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The industry breathed a sigh of relief seeing that a few changes made everything all right and world could return to its infatuation with Drive-Thru. We beamed with a sense of satisfaction that we had prodded market in a healthier direction. Then we noticed that we were still fat.
Where had we gone wrong? Well, "small" burgers were still big: two to three times size of their relatives of forty years ago. The salads were healthy until drenched with several hundred calories of creamy dressing. To maintain taste we had come to love, toppings were added: more kinds of cheese, butter, relishes and dipping sauces. And everything was still primarily fried: breakfast, burgers, chicken, potatoes. Even high quality, frequently-changed deep fry oil is loaded with calories to be deposited on our waistlines, hips, and internal organs.
Fast food has taken us out of kitchen into a world where demand for productivity makes us work harder and longer and steals away any notion of spare time. We run to keep pace with a society spinning ever faster and we eat on run because to pause is to fail. Is there no escape? This is Twenty-first Century -- returning to food regimes of fifty or a hundred years ago is improbable. The old fashioned "made from scratch" meals require too much time and effort, except for special occasions, in our fast-paced, two-working-parents, long-work-and-commute lives.
What we can do, if we seek to withdraw from enormous herd of heavyweights, is to remember that way to health, slenderness, delayed aging, and increased longevity has been demonstrated repetitively by our little friend, laboratory rat.
The secret is consistent, prolonged, cheat-proofed, under-eating. Once that core concept has been adopted, and completely internalized, pathway to a new, thin you becomes clear: eat whatever you want but a LOT LESS. We're not looking at old adage of "eat moderately and move around a lot" because we know, from experience, that it doesn't work. When I say a "lot less" I mean it. You may be eating three times a day, plus snacks. Cutting out a snack here or a dessert there may eventually help you lose weight - if you have twenty years to invest in attempt.
Don't "cut back." Slash, sever, pulverize your portions. If you eat three meals a day, change to eating just one. If you like to graze on six mini-meals or snacks, cut to two. Reducing your overall intake by two thirds should bring you into zone of your actual daily needs. Yes, it would be nice if you opted to make those reduced calories all highly nutritious but we all know that you are going to eat what you are going to eat, no matter how much health gurus nag you. So go ahead and eat what you intend, just one third of your usual rations.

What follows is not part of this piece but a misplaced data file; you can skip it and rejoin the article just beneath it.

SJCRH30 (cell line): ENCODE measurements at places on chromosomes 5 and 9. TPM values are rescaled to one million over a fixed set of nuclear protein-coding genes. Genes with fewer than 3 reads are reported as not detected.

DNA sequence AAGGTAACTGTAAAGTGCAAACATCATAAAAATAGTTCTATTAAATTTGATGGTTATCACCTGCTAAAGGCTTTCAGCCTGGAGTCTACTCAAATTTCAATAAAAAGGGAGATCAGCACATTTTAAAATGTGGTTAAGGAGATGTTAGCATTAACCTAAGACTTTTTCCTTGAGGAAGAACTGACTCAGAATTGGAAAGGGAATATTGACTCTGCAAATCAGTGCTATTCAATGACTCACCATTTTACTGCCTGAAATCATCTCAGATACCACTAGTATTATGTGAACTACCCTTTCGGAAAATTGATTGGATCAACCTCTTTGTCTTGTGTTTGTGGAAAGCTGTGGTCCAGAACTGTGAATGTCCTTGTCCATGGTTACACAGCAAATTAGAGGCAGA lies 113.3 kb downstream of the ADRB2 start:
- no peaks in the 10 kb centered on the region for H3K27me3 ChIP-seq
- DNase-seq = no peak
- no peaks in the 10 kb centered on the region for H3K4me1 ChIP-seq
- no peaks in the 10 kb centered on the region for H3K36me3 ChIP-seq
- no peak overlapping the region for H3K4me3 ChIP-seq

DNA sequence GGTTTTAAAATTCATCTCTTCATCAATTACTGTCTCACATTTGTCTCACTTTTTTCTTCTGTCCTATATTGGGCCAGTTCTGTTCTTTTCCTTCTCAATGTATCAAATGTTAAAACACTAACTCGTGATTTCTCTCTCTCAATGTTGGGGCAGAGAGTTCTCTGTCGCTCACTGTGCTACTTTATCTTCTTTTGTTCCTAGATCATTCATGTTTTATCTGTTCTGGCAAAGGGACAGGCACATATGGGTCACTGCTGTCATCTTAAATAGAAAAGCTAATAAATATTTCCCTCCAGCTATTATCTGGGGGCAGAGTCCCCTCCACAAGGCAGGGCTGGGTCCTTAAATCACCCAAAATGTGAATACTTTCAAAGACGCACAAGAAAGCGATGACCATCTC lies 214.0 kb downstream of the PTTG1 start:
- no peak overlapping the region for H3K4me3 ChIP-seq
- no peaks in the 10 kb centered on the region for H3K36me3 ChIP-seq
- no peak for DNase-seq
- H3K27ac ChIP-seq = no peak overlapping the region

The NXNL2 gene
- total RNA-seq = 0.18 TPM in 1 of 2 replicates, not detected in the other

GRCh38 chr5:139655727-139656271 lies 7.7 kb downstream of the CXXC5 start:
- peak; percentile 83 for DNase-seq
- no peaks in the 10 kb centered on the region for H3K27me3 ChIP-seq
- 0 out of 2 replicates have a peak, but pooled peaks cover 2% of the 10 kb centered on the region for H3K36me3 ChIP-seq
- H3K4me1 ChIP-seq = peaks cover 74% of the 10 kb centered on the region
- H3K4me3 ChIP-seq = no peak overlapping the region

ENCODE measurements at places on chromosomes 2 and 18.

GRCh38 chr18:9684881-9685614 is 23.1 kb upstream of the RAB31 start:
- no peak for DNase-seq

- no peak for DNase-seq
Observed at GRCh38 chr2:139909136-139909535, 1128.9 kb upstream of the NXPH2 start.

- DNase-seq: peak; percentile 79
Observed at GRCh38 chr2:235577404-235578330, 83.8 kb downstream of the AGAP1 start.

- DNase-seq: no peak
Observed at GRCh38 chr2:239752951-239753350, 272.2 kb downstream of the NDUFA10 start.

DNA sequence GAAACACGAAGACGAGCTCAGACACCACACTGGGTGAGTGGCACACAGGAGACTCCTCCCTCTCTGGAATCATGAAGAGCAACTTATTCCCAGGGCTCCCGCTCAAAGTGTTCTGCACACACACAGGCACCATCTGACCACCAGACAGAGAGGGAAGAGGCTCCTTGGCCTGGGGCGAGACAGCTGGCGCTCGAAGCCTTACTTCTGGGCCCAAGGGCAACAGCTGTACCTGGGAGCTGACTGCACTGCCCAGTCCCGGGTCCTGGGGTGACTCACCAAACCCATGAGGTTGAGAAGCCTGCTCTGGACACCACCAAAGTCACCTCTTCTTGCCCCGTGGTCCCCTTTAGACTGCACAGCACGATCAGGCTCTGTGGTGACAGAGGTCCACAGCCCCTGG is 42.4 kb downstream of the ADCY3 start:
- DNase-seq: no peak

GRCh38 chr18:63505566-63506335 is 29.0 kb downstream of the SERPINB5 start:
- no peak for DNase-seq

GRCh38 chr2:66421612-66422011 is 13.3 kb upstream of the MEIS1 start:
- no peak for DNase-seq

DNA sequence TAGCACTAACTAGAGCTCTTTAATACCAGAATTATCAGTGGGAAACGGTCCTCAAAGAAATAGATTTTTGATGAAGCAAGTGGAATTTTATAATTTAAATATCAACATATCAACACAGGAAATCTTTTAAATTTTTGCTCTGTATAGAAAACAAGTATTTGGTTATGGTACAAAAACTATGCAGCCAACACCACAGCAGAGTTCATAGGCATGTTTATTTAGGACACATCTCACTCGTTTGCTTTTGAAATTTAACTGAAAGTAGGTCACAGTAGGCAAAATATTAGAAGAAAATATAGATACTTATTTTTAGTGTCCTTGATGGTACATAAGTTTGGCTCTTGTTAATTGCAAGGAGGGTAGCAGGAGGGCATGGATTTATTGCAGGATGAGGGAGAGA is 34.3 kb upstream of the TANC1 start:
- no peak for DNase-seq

To keep your energy on an even keel, you can spread your one meal throughout day. If your usual lunch is a cheeseburger, fries, and a shake, split it up: a shake for breakfast, a burger for lunch, a dinner of fries and a slice of cheese. Are you then on a diet? Are you using your precious time on specialty shopping and food preparation? Do you have to think about what menu items fit into your prescribed weight plan? No, none of these apply. You are simply eating way you have always done except one day of your prior food plan now last three days. If you're worried about your health, take a multivitamin (funny, you weren't worried about your health on same fare in past, were you?) If you are a tall, large-boned individual or you feel (genuinely and persistently) faint, take a canned nutritional booster like Ensure.
It is almost too simple and too easy IF you have really internalized concept of under-eating and have adopted a "can do,will do," attitude - key to everything.
P. S. You'll save a lot of money too!
Virginia Bola is a licensed psychologist and an admitted diet fanatic. She specializes in therapeutic reframing and the effects of attitudes and motivation on individual goals. The author of The Wolf at the Door: An Unemployment Survival Manual, and a free ezine, The Worker's Edge, she is currently working on a psychologically-based weight control book: Diet with an Attitude. She can be reached at http://dietwithanattitude.blogspot.com